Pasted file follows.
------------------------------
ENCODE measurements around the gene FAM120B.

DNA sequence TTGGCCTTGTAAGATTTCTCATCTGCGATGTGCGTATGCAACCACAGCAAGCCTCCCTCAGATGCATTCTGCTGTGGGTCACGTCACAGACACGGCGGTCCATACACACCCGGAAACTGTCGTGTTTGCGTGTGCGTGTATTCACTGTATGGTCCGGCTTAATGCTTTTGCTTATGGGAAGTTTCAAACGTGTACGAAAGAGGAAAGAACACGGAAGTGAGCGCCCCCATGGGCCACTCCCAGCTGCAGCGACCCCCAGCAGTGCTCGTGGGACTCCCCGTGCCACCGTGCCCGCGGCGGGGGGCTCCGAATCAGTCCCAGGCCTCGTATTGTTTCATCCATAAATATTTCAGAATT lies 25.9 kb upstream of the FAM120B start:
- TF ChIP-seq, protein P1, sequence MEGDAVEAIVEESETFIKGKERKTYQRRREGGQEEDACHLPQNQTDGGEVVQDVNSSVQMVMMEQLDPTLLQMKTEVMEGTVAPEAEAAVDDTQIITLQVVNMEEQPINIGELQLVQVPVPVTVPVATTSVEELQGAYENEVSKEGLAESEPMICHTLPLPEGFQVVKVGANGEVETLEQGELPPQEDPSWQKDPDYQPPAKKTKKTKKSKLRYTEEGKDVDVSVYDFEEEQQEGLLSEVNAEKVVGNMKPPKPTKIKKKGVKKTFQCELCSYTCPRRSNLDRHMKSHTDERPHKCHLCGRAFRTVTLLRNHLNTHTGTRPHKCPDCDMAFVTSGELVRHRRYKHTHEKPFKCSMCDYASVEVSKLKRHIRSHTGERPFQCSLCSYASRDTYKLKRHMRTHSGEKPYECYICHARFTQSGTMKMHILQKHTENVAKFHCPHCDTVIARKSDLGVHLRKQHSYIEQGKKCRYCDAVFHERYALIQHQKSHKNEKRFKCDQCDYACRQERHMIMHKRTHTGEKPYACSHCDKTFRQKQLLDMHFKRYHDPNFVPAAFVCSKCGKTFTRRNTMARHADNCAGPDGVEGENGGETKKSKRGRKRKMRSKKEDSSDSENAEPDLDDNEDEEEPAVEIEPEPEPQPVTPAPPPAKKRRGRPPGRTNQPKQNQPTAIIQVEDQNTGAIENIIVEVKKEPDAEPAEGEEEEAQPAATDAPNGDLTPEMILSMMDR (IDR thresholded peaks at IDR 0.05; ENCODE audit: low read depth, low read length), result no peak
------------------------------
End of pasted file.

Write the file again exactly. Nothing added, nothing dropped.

ENCODE measurements around the gene FAM120B.

DNA sequence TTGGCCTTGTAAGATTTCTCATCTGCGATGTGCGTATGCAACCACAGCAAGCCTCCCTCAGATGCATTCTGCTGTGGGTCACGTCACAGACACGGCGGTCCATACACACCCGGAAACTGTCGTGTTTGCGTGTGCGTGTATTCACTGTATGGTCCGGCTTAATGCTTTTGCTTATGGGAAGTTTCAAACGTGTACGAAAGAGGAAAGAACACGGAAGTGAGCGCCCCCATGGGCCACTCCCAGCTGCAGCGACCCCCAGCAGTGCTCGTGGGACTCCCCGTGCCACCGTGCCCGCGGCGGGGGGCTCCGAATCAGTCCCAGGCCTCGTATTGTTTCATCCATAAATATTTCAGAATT lies 25.9 kb upstream of the FAM120B start:
- TF ChIP-seq, protein P1, sequence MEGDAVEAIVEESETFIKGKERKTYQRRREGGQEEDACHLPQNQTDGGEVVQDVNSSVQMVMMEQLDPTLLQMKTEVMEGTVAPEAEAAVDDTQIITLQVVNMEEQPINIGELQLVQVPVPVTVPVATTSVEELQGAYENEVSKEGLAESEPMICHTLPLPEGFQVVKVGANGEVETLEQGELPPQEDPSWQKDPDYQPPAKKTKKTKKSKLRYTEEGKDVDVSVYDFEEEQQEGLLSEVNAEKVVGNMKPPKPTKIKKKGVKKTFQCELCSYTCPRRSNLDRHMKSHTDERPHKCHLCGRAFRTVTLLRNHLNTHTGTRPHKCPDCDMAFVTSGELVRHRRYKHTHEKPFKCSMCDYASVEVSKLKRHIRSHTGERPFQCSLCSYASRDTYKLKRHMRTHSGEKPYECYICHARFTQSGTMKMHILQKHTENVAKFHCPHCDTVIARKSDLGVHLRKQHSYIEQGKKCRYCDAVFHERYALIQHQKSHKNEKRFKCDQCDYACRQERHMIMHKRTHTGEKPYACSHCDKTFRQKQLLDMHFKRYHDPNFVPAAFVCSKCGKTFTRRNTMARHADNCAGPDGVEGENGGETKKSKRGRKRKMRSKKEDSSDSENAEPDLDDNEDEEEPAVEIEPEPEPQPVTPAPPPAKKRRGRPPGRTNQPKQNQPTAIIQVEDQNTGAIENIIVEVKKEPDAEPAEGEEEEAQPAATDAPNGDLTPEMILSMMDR (IDR thresholded peaks at IDR 0.05; ENCODE audit: low read depth, low read length), result no peak